Rock the House: This is essentially the combat system, although as they said before, you won’t be getting into any real fights here. While you may be moving about onstage, that’s not important to the rules. You need to move your focus amongst the audience, trying to wear down their cool points to convert them to being fans of the band. Meanwhile they’ll be sending bad vibes back, some active ones like those from a rival band and some passive ones like an audience member who isn’t paying attention and just talks through the whole set. There are 5 different types of bad vibes, and like D&D damage, some classes get powers that make them better at resisting one kind or another. If your cool points hit 0 you stop playing and need pepping up by your bandmates pronto, because if you hit -10 you’ll quit the music business for good. Movement, flanking, stealth all get their own tweaks to fit the situation, but work similarly enough that it shouldn’t throw experienced D&D players off. One change that is pretty significant is that you generally have a fixed set length, with each song being 3 rounds (minutes) long and you getting 4 songs to a set (you’re only a small band, after all) after which it’s over even if you haven’t managed to win all the audience’s hearts yet. This isn’t a hard and fast rule though, so if you want to get into progressive rock as the campaign goes on and your characters get more skilled it’s easy to change this.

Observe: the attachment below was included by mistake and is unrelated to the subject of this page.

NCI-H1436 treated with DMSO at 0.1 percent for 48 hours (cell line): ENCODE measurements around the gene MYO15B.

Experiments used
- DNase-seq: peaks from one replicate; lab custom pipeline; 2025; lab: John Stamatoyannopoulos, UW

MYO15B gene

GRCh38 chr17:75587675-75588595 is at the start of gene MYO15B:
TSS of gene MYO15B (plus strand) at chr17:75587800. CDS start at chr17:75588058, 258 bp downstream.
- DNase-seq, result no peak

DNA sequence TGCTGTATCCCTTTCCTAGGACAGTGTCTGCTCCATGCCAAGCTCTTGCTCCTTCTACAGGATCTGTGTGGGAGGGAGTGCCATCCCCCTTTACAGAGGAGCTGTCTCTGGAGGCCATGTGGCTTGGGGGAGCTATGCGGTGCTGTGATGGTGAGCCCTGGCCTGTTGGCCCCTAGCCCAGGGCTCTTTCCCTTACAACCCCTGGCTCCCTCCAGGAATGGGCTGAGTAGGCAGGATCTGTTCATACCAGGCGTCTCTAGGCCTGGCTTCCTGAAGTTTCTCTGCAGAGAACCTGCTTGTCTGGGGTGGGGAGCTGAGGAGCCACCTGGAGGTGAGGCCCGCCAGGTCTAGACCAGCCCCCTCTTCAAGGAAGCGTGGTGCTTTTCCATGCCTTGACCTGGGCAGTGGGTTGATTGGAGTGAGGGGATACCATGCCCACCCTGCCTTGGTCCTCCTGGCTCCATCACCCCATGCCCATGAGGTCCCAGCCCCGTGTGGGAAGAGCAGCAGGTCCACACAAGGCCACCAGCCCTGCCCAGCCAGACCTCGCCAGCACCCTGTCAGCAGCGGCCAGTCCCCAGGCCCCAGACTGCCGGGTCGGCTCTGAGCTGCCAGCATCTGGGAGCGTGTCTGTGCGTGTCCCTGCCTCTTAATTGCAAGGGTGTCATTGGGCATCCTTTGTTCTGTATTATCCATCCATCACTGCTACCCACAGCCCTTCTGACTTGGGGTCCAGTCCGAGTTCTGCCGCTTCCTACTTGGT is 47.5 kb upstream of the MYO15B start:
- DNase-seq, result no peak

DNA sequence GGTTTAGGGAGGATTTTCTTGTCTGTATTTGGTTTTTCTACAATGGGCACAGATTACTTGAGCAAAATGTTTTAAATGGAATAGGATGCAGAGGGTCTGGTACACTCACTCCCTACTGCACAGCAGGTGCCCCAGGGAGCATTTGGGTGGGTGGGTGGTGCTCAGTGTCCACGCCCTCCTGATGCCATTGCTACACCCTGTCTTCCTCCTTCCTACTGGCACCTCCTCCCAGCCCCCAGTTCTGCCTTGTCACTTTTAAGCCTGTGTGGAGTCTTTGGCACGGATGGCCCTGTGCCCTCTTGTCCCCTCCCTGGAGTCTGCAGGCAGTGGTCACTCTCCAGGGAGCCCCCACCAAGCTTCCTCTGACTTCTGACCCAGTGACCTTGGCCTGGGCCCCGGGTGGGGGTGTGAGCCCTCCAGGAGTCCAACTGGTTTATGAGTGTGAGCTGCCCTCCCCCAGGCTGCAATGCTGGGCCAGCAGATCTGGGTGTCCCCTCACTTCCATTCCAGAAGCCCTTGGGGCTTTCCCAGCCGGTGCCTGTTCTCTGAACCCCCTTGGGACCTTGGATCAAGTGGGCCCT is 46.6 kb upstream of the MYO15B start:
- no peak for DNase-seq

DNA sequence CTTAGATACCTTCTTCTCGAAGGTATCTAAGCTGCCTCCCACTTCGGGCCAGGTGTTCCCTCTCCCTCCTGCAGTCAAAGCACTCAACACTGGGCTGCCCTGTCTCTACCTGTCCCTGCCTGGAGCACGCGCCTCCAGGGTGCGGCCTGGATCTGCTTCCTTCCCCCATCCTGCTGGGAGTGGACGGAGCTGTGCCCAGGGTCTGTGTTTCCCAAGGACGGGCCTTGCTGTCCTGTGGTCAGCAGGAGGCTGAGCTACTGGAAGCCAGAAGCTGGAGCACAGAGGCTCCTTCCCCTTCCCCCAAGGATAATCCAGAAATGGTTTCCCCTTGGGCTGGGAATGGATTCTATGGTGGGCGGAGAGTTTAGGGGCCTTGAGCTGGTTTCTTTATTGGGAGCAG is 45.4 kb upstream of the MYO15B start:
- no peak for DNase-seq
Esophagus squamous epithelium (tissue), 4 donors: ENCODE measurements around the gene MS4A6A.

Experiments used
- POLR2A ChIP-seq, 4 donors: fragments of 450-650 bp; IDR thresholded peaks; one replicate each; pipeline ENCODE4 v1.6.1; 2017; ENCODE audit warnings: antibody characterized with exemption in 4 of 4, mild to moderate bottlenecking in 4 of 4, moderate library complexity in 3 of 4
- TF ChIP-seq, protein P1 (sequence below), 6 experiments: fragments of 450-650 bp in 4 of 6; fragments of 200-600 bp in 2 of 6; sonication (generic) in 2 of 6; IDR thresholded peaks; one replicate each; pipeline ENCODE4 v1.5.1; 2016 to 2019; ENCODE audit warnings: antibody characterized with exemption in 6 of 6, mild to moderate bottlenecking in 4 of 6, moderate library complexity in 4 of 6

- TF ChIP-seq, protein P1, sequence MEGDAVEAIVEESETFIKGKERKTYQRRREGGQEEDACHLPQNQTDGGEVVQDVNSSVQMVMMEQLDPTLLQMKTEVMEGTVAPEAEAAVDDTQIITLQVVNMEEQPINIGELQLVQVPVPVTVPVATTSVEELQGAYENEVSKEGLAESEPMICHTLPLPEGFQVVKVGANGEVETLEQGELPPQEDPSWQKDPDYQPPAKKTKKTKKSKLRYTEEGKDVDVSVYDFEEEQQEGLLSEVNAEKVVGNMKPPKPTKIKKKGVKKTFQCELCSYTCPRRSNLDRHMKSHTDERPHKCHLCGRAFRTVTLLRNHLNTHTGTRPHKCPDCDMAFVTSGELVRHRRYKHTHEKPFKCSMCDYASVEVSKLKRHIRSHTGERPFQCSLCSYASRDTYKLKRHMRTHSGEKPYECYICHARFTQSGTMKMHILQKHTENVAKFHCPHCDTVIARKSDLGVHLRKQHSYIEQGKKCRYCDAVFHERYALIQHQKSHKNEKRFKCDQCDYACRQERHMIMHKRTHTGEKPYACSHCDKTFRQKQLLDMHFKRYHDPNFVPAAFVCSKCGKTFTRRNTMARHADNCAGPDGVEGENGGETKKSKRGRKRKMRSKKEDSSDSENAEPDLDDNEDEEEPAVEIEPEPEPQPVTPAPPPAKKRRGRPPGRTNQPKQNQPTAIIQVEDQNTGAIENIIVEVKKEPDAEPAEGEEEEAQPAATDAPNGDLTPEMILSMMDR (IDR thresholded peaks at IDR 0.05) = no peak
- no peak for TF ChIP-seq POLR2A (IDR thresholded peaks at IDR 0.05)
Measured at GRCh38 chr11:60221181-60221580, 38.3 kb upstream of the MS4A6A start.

More divergent from the standard D&D rules is the eponymous Hijinx system, which is pure Hanna-Barbera. While you may sometimes encounter hostile people or creatures outside a musical context, direct fighting is simply not a thing you can do. (unfortunately for any wannabe Scrappy Doos) Instead, you go into a chase scene, with one side or the other losing cool points depending on how the rolls go until the PC’s escape or wear down their chaser enough to set a trap and turn them over to the authorities, or get knocked out and imprisoned themselves. In the middle they can take breaks to hide or quickly adopt disguises to temporarily confuse the pursuers, giving you several different tactical options that key off different skills so it once again isn’t just rolling the same dice over and over until the DM or players win. It’s one of the silliest things they’ve done in here in a long time, but still looks a lot more playable than most of the old april fool gag articles. If you have players who are willing to commit to the genre conventions it does actually look like a really fun change of pace from killing things and taking their stuff.